Physical clutter is easy to spot. You see the piles and the mess and know you have a problem. Mental clutter is a bit trickier to identify. When you’re stressed and overwhelmed it’s easy to blame your busy schedule and lack of time, but the true cause may be thinking about too many things. Clearing the mental clutter from your mind may be just the solution you need to bring much needed sanity and peace to your life. That means purging the unnecessary and organizing your thoughts, your worries, and your tasks into a system. The following are some solutions to get you there.

Dump Your Brain

– Spend 10-15 minutes (or more if you need it) to write down everything that’s on your mind.  Don’t spend time thinking about what it is, how you’re going to get it done, or when you’re going to get it done.  Just get the information out of your head and onto one list. Write until you can’t think anymore. A brain dump will clear your mind and help you more easily identify your priorities.

Create a Daily Priority List

–  A daily priority list consists of the 3-5 things you want to accomplish that day. (With the multitudes of demands on your time, this limited number of tasks is a realistic goal.) When you consciously identify something as a priority, you can apply the necessary focus to complete the task and ignore the other items cluttering your mind. You’ll make progress on what you know to be important versus what you feel to be urgent.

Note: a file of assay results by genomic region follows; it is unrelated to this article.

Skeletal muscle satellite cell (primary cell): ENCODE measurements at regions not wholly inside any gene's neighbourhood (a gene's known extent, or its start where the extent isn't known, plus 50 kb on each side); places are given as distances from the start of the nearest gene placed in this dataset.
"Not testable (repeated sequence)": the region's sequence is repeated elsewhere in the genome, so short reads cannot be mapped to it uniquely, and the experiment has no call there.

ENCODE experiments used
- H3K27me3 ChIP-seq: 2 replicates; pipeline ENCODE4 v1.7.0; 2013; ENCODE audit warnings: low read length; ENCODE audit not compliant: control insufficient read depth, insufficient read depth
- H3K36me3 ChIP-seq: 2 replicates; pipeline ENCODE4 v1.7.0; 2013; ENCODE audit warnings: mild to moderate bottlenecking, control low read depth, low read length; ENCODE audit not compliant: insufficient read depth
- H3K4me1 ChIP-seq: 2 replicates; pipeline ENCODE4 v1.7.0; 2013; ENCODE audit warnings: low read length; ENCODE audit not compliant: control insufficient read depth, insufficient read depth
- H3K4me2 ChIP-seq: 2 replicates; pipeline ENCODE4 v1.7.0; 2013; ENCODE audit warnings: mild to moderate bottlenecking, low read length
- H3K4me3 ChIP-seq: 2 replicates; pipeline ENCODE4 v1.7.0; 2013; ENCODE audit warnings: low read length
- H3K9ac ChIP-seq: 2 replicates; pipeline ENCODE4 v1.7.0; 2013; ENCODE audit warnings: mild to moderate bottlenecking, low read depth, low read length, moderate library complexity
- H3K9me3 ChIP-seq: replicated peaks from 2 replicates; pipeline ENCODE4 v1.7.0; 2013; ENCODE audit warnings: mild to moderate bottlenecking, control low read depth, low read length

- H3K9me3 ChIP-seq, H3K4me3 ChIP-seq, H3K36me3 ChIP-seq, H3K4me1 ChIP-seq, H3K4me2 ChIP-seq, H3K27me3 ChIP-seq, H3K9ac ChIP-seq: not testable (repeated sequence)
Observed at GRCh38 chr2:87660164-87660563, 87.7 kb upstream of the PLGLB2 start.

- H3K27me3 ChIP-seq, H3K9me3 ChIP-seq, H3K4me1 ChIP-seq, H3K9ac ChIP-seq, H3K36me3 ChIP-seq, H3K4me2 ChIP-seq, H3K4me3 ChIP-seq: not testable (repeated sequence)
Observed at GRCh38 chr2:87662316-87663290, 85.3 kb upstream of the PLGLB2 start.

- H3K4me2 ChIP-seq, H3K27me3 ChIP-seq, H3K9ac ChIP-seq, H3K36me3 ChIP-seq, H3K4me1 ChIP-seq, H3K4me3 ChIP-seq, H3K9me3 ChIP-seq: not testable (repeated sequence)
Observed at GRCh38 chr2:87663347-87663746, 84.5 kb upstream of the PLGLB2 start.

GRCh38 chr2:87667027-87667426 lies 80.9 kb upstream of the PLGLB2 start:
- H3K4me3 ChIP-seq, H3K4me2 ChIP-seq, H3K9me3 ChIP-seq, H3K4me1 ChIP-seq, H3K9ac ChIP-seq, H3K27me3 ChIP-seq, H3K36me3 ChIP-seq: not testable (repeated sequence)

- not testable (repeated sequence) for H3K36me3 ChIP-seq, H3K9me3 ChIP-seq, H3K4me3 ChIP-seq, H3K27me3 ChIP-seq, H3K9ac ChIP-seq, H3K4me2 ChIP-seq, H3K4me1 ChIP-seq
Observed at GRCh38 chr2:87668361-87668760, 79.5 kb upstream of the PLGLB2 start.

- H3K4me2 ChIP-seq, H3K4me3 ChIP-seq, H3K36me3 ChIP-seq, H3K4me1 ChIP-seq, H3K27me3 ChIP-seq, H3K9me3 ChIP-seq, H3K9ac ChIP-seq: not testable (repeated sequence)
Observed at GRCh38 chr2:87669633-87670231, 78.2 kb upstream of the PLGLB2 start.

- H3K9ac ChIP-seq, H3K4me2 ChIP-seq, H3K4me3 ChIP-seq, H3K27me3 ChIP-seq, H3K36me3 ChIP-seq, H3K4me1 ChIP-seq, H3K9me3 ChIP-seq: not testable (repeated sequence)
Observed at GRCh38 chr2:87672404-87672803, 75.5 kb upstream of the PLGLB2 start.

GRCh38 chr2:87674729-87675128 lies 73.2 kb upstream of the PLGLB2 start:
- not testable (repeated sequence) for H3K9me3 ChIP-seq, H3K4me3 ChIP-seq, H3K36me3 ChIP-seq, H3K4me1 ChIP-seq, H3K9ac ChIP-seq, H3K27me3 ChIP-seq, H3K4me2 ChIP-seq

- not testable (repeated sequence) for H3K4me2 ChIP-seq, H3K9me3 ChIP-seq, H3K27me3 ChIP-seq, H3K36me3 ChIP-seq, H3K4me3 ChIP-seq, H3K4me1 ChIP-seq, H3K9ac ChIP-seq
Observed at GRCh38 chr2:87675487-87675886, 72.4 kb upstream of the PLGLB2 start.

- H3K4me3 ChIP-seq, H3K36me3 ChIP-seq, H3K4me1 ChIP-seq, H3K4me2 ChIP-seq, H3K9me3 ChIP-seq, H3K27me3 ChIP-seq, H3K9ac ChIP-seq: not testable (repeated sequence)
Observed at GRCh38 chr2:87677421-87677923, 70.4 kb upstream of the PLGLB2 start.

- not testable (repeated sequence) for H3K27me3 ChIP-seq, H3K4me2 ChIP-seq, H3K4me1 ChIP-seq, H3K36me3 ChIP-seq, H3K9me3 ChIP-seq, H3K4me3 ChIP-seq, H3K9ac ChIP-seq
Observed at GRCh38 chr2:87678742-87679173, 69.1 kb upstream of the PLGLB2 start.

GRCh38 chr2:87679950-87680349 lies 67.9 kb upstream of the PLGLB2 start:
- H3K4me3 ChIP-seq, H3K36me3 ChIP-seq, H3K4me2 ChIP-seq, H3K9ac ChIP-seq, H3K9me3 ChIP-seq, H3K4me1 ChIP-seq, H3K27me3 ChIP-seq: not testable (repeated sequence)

Park The Clutter

–  Part of the clutter in your mind is not just things you need to do, but rather things you want to remember — The restaurant you went to with colleagues and want to take your spouse for your next date night, the doctor your friend recommended to help with your back pain, or the great vacation spot blog you’ve been meaning to read to help plan your summer family trip. Use a tool like Evernote or OneNote to capture this information in digital format.  Your thoughts, notes, and other reference items are thus backed up, searchable, and will never let you claim a “senior moment“.

Review & Reflection Time

– If you just keep moving forward without taking a moment to think, you’re just making the situation worse. Schedule a time to look at how you’ve been spending your time and what brought you to the present state of stress and overwhelm.  Looking back would you change how you handled a situation? Is there a different approach you would use moving forward? Sometimes reflecting on the past gives an insight into how to move forward in a better and more strategic way.

Move Your Body

– Exercise not only does great things for your body, it also calms your mind.  Running (my favorite for the great endorphin release), walking, hiking, biking, yoga, dancing, are great opportunities to clear your mind. Even if you only have a few minutes, a quick walk around the block can bring a new perspective to a cluttered mind.

Photo Credit: Overwhelm by Evan